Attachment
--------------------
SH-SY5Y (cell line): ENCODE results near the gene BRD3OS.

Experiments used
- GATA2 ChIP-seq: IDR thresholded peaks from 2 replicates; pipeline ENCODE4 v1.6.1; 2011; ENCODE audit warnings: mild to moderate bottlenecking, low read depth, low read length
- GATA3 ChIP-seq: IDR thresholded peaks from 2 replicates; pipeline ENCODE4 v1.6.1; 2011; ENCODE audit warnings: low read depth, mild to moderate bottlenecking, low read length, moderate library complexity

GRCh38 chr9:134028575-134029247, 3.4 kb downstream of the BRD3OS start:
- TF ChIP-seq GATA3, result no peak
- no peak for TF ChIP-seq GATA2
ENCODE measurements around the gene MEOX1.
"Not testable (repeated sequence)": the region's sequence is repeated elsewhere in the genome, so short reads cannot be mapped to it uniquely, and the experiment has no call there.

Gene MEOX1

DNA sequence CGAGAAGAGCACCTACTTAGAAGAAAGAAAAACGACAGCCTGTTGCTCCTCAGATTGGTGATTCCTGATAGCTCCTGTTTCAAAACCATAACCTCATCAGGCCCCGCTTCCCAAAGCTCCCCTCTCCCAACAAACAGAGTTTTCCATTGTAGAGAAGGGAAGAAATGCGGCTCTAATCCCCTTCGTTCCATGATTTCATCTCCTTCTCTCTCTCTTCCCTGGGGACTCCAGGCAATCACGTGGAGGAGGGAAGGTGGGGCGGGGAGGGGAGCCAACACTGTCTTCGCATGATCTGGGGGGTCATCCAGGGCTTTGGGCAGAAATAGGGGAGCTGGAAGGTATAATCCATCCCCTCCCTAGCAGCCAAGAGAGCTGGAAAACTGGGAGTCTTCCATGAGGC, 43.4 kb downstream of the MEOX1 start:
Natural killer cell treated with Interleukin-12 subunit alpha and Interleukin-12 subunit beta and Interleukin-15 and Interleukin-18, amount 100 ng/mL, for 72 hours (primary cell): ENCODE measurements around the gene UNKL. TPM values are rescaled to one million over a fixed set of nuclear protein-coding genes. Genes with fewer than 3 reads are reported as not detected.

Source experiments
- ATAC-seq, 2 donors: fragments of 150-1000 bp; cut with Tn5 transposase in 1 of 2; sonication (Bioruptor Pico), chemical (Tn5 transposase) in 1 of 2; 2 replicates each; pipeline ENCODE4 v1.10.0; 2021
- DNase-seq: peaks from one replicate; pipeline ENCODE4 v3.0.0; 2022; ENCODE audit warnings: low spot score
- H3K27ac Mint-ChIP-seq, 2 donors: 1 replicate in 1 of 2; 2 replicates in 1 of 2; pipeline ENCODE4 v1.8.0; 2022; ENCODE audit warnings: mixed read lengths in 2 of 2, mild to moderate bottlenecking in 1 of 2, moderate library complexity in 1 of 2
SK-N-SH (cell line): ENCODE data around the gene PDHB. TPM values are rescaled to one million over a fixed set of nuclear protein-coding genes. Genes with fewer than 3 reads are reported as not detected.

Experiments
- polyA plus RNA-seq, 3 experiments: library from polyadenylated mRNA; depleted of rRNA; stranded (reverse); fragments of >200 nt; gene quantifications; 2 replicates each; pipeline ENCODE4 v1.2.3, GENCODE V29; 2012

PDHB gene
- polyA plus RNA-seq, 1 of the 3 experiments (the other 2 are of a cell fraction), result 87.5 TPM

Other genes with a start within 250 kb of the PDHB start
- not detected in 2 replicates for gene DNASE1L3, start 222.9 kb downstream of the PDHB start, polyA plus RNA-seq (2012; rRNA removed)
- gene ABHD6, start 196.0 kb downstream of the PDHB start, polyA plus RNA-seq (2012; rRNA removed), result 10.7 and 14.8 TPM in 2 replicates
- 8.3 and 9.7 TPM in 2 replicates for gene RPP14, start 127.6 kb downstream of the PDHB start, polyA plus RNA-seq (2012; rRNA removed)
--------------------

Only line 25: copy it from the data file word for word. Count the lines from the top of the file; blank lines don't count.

- 8.3 and 9.7 TPM in 2 replicates for gene RPP14, start 127.6 kb downstream of the PDHB start, polyA plus RNA-seq (2012; rRNA removed)